READER RESPONSES--ARTICLES--PRESS RELEASE  

"A delicious little book. . . .  Honest and full of good moments. . . .  Congratulations on a fine piece of work."  C.W. Gusewelle, Kansas City Star.

"This makes me love my dog even more.  I read a little, then go hug him, then read a little more.  Thank you for writing this book."  Naomi, Ottawa

"Not only does this writing have spirit--it has soul."  Barbara, Lawrence

"You are an excellent writer." Mike, Kansas City

"I won't call this a 'little book' any more.  It is profound."  Dot, Lincoln (KS)

"I don't know if I laughed as much as I cried, but I love this book."  Marian, Kansas City

"Reading this book is like having you here talking with me.  It is so comfortable."  Erma, Houston

"I just love it.  I just love it."  Beverly, Ottawa

"I'm on my third reading."  Bill, Ottawa

"You made a bad mistake when you said I let my dog roam.  Pancho was never free to roam.  He was always chained or with me. And who are you to play God and say animals should be neutered?" my nephew--[And he is right to say I was wrong about his letting Pancho roam.  The time that great, gentle dog got attacked, one of my nephew's friends let him out--which I did not know.  My nephew loves his dog, takes splendid care of him, and is not irresponsible about him.  I was mistaken to say that. We do, obviously, disagree strongly about whether companion animals should be neutered.]

"This book is making me think a lot more about people and animals.  You know I'm not particularly an animal lover.  I don't think I really knew anyone could love animals like this. I'm interested in what you say, and I like the book very much.  I've ordered another copy so I won't have to loan mine out."  Sherron, Lancaster (PA)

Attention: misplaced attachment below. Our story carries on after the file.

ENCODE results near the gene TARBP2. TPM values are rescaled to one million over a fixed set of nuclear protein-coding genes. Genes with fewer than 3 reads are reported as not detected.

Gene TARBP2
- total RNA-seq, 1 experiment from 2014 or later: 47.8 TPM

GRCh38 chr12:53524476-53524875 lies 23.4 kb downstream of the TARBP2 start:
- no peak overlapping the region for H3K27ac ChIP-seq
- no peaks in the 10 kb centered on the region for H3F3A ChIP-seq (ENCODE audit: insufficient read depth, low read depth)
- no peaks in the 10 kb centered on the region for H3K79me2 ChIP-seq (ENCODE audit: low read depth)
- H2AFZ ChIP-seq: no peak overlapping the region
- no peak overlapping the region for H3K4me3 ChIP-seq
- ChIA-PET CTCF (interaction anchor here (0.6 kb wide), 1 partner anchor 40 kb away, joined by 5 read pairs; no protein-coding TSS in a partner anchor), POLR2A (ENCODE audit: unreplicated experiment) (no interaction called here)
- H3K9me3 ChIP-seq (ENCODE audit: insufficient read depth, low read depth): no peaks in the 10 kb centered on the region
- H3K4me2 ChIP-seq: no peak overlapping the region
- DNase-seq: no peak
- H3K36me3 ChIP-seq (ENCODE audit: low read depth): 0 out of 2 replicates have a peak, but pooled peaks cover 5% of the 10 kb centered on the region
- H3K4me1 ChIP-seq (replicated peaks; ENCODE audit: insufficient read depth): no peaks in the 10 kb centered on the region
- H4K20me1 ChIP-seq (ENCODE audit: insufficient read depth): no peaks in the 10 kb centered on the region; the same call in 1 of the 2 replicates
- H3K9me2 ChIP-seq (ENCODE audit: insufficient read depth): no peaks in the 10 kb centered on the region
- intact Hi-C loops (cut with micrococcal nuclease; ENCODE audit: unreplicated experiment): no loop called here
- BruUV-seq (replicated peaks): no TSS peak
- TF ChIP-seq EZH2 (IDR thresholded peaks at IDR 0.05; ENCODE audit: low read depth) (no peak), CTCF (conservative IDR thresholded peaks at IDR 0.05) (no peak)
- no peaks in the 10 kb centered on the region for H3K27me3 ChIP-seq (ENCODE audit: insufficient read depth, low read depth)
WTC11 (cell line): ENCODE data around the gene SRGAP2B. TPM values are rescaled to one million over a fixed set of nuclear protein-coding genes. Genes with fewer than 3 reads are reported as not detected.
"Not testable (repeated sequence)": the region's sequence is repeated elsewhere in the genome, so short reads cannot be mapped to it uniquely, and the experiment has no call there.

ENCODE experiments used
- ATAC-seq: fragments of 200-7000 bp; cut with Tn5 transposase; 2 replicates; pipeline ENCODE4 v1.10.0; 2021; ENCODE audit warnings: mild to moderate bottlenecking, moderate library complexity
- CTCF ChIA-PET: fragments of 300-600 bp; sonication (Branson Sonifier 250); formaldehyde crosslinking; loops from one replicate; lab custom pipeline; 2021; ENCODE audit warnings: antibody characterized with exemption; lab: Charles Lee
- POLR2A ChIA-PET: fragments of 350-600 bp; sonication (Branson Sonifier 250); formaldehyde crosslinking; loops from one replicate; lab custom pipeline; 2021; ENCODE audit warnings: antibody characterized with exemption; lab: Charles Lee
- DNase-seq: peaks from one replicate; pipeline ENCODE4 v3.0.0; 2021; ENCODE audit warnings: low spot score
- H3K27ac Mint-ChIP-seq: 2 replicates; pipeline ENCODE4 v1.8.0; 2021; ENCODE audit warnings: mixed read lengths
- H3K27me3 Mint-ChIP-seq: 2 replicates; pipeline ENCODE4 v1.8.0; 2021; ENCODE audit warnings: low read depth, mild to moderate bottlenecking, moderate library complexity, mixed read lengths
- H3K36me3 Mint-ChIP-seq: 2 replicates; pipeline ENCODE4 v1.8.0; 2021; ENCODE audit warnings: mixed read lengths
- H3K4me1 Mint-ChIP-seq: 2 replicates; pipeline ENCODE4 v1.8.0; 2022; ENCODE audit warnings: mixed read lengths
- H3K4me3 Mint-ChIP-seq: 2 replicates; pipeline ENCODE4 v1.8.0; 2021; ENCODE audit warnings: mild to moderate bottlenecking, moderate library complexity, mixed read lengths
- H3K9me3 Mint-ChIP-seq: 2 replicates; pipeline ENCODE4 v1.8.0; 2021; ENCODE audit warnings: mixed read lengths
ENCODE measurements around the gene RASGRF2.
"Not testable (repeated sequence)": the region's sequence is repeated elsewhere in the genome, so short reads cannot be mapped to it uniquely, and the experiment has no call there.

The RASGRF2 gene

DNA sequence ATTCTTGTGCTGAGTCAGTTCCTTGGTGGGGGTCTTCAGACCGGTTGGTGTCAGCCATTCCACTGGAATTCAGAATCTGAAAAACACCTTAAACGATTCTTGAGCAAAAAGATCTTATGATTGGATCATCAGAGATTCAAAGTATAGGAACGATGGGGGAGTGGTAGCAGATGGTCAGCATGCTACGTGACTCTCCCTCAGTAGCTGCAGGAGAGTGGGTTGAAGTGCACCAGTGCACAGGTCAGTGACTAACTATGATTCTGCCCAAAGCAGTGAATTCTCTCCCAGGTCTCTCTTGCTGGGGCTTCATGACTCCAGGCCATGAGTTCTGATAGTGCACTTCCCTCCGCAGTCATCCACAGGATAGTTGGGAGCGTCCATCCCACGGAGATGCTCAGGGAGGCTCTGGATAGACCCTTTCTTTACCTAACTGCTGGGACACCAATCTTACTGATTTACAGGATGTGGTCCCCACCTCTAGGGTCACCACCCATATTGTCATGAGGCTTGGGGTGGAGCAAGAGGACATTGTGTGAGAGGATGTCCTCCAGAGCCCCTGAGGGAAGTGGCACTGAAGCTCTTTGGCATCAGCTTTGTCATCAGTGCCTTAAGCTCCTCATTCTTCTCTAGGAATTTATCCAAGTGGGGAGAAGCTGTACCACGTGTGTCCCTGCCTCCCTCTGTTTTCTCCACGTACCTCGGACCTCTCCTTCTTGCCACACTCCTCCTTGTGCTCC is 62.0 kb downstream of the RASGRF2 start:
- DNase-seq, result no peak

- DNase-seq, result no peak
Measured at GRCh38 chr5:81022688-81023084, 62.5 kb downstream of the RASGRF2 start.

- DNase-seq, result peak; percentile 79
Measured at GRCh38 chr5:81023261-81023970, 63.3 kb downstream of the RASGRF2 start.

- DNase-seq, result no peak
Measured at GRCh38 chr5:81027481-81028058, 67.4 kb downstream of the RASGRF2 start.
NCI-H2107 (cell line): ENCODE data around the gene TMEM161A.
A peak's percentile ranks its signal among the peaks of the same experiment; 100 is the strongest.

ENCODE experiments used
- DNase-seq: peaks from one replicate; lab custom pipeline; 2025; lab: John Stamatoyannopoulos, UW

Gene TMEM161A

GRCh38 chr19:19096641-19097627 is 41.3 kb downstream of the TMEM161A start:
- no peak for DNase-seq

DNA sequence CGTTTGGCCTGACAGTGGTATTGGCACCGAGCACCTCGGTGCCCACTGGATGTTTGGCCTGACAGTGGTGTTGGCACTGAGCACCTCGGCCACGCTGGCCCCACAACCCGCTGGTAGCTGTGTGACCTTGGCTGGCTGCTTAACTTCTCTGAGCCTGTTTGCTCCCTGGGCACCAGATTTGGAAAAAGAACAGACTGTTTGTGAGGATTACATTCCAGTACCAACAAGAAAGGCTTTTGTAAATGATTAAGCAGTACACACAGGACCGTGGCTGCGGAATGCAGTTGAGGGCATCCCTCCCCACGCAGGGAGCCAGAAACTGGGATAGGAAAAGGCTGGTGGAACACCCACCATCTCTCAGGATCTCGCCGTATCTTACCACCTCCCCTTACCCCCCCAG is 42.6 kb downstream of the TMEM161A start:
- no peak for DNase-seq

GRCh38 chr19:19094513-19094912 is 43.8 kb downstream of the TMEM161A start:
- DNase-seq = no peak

"It's all your fault that I didn't get any sleep last night!  I couldn't put this book down. It's delightful. . . ."  Margaret, Wichita

From March 22nd dinner/reading:

"Good food and good company combined with the joy of listening to Lora's prose. . . ."  Mark Reichle, Southmoreland on the Plaza

"Lora is a true cultural entertainer.  Her writing is not only professional, she reads so well and sets it up enjoyably. . . .    I was telling Jenny about the "Cobra in the Cradle piece." [A sneak preview of the poetry book, "Snake in the Cradle."]  [I was] apprehensive during the entire reading [but] the tension releases when innocence and perceived evil lay together. . unthreatened."  Dennis Bryant, President, DF Bryant and Company

From The Ottawa Herald 

'Animals have been among my best friends'  Local author's new book has a furry focus--by Cleon Rickel, Senior Writer

 Lora K. Reiter, Ottawa author and retired Ottawa University professor, knows about tomato juice, baking soda and skunks.

Her experience with tomato juice and skunks includes one skunked and panicked dog that jumped into a vehicle that Reiter had borrowed from a friend.  The incident is a lot funnier now, she says. Over the years, Reiter has bought tomato juice by the gallons.

She relates the trials of some of her pets' run-ins with skunks in her newest book, Animals Galore and Love Unconditional:  Essays Glad, Sad and Mad About Creatures Who Share the Earth.

In her essays, Reiter relates her llifelong love of animals ranging from horses to her "perfect dog," a little stray she named Miscellaneous, birds, and Caliban, a mean, cantankerous cat that lived up to its name.  Maybe except for Caliban, "animals have been among my best friends," Reiter says. "...they give you unconditional love."

Many of her essays relate humorous or joyful tales involving animals.  Others, though, aren't so cheery--those are the sad and mad parts of the book, she says.  They include the death of animals and [address the fact] that too many people abuse and neglect their pets and animals.  "Terrible things happen to animals," Reiter says.